Transitions

It is easy for some people to say that "everything is going to be ok" or that eventually "one will find meaning in his/her illness;" however, this can feel anything but ok for those who are not yet at that emotional place. Trying to motivate and inspire others who may be going through similar experiences can be helpful to both the one doing the motivating and to the recipients of the motivation. At the same time, it is important to take into consideration what stage of coping with one's illness a person is in. Living with chronic physical illness includes constant transitions between disparate stages of coping.

Many medical and mental health practitioners talk about the different stages people move through from the moment they receive a medical diagnosis, and as they begin to learn to adjust to and live with this diagnosis. Some believe that everyone moves through a specific sequence of stages, while others believe that this process is not so linear and that people can move through the stages in varying order. Regardless of the order, different people who live with chronic illness can be experiencing different stages of coping at different times, which depending on how this is dealt with may or may not leave some feeling misunderstood. Imagine a person who is in a period of anger. This person is angry that he or she has a chronic diagnosis and this person refuses to accept that changes in life are necessary. This person may live this period of life in a reactionary position; denying the impact of the illness and living as if nothing has changed. Another person who has been struggling with the same illness for some years tells this person, "slow down, make some adjustments, you will only make things worse for yourself." The angry person may experience the second person's advice as insulting, as a threat to one's own independence, and ultimately will feel misunderstood. It is not that the second person's advise is wrong or inconsiderate, but rather these people are in two different stages of living with their illness.

Ideally a person will transition from stages of anger, denial, hopelessness, and fear to a stages of acceptance, adjustment, and meaning. Nobody can push a person along to a more adaptive stage, but rather a person must experience the transition for him or herself. Of course this can be hard for one's loved ones who may want to help and may feel helpless in doing so. The challenge is finding a balance between acknowledging and validating the stage one is in at the moment, while staying optimistic and suggesting the possibility for change at some point in the future. Others who have gone through similar transitions because of chronic illness are in a position to empathize with people struggling to transition through these stages themselves. This empathy can go a long way. For example, "I get how frustrating it feels when your friends tell you to slow down and not go to work as much. I imagine it feels like you are useless sometimes. It makes me think about all the things you have wanted to work on but never had time to because of work...like all the books you've always wanted to read or that writing you wanted to do, or all the friends you miss calling up on the phone." Of course the statements will be tailor made for the specific person you are talking to but the overall message is that "I get it...but there is life after chronic illness...and good life is possible."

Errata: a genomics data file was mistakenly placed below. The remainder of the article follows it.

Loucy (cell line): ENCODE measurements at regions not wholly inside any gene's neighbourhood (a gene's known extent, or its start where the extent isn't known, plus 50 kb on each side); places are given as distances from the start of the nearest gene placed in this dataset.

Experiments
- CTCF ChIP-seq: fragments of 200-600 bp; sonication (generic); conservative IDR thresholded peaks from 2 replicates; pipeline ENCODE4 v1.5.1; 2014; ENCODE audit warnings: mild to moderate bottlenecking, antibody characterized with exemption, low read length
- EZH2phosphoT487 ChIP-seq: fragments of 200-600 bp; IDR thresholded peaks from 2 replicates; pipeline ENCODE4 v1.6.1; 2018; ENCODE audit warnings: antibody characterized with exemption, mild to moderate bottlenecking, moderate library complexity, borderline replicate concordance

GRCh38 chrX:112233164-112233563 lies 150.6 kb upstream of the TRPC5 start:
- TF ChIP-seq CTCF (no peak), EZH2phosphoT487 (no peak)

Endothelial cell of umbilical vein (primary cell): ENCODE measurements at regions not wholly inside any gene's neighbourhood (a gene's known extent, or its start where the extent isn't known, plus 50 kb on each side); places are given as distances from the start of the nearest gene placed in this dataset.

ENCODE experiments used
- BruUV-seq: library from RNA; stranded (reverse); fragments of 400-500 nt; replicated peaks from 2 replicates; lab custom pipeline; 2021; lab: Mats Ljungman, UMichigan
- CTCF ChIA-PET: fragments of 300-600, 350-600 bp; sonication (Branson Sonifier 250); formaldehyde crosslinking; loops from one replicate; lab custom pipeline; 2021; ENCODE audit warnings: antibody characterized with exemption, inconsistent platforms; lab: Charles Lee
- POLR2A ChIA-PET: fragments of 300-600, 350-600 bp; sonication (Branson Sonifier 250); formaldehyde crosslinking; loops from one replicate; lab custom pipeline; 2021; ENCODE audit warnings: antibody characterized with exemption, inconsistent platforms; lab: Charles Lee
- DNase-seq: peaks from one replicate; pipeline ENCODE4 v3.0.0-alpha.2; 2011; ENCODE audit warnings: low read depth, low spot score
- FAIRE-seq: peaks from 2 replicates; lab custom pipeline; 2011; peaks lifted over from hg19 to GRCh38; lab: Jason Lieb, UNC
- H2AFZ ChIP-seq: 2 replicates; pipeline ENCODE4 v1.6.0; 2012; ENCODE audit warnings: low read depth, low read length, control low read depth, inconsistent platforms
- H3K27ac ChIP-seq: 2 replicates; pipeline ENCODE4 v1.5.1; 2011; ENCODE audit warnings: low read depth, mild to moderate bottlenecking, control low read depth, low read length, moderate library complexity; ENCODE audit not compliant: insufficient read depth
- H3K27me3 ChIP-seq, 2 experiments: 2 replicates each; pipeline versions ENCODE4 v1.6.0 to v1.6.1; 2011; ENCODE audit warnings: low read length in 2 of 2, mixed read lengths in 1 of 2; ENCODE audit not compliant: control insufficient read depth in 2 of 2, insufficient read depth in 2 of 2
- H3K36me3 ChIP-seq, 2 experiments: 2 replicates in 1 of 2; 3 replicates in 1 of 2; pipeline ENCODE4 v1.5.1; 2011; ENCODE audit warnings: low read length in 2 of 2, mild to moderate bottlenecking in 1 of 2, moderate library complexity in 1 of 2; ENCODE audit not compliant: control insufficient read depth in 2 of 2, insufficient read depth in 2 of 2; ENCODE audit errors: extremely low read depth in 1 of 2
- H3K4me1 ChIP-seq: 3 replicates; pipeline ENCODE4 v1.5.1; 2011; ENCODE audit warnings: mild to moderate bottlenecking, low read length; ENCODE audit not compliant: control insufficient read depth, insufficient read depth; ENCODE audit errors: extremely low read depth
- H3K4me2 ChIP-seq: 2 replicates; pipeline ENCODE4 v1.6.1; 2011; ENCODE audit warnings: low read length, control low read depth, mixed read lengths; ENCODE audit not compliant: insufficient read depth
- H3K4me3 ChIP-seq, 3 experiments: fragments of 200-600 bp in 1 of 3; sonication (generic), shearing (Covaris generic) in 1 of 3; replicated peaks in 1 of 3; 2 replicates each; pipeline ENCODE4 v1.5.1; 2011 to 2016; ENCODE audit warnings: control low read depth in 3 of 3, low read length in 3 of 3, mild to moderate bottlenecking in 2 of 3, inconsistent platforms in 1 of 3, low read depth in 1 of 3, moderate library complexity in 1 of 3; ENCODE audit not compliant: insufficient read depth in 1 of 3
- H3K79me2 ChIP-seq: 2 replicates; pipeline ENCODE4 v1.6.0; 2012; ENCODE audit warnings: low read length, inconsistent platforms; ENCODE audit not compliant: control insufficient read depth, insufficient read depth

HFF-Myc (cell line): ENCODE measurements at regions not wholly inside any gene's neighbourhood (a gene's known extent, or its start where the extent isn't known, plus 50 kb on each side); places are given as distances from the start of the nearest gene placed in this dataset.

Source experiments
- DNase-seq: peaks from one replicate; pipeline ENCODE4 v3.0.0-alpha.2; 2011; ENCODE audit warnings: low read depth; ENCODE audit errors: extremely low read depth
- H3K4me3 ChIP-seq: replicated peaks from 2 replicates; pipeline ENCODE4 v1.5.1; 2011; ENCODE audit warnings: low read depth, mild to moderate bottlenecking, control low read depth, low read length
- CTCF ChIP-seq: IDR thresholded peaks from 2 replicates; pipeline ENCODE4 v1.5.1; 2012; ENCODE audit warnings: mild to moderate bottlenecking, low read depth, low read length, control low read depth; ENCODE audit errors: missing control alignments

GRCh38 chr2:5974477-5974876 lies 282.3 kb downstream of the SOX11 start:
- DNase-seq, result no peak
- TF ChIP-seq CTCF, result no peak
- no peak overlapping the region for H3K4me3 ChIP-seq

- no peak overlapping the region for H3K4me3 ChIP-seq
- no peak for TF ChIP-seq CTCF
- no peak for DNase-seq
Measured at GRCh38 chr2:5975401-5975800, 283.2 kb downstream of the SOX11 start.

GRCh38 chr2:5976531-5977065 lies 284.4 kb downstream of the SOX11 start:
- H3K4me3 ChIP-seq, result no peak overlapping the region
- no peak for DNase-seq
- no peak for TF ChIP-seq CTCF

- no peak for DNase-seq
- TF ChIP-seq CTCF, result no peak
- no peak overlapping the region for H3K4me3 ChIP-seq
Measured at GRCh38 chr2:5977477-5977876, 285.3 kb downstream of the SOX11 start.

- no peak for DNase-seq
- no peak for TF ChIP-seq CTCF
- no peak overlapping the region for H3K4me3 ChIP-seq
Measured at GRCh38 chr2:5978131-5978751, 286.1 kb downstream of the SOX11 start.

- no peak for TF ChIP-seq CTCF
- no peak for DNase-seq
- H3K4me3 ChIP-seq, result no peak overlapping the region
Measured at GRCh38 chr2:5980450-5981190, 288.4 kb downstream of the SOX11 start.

Living with chronic illness is not a static position, but rather it is a process. Living through these transitions can feel very lonely if others do not allow one to just be in whatever stage of coping that one happens to be in at a given time. People living with chronic illness do not have to feel lonely. Loved ones can stand by their side through a natural flow of transitions, holding their hands emotionally by acknowledging what their current experience is and letting them know that it is ok to feel whatever it is that they are feeling. The more people try to force a change in their loved one, the more resistance that they might meet.